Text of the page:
"“This is going to be the most money we’ve spent, right?" asked state Senator Norby Chabert of Houma.
"Yes, sir," CPRA executive director Mike Ellis replied, with a smile.
"The most money spent, in the history of this state, on construction," Chabert added, for emphasis.
"You are correct," Ellis confirmed.
Louisiana's been waiting since 2006 for the big bucks of offshore oil revenue sharing from GoMESA to kick in, and now is finally the time. But Deputy Director for Coastal Activities Chip Kline says the payday is less profitable than expected.
"We'll be receiving about $60-70 million, which is significantly less than what was projected," Kline told the Coastal Protection and Restoration Authority during their meeting Wednesday.
Yet he also had more hopeful news, based on U.S. Energy Secretary Ryan Zinke's visit to South Louisiana this past weekend.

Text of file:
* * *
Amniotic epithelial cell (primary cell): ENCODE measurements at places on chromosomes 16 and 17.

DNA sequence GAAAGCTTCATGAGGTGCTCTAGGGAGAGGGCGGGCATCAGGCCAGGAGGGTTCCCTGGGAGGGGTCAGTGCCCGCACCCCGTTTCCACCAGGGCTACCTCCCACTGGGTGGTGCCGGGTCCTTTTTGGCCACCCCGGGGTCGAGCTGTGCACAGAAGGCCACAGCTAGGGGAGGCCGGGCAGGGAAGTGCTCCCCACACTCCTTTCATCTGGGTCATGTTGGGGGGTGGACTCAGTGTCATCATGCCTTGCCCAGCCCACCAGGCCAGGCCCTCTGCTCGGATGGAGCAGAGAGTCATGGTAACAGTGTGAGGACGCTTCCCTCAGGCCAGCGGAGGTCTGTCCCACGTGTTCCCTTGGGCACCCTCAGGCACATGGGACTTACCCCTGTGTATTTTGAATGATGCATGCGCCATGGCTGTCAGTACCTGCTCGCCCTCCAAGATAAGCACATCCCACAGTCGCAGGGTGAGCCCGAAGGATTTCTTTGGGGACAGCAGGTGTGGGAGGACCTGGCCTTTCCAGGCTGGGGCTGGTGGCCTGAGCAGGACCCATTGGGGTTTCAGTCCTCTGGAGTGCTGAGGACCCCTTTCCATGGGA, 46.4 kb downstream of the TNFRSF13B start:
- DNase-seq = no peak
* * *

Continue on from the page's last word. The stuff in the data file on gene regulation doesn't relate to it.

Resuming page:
"The last three years, the President has called on canceling, if you will, the Gulf of Mexico Energy Security Act," Kline said, "And the Secretary had said that he would do everything in his power to insure that that program stays in the President's budget moving forward."
CPRA members also got their first look at the fiscal year 2019 Coastal Plan. Ellis says it stacks GoMESA money on top of BP oil spill settlement funds, allowing for investment in some long-awaited major restoration projects.
"If you look at the revenues projected for FY '19, it's around $649 million, and expected expenditures around $560 million."
Senator Chabert is delighted.
"The constant drumbeat that you hear is, 'stop studying and start building,'" Chabert remarked. "I think it's going to be very beneficial to all policymakers and implementers to be able to talk to the taxpaying citizens of this state and nation, to say that we're building now. We've gotten to that point and we ain't looking back."
Public meetings on the plan are set for Jan. 8 in Belle Chasse; Jan. 9 in Houma; and Jan. 10 in Lake Charles. The draft version of the FY '19 Coastal Plan can be viewed here.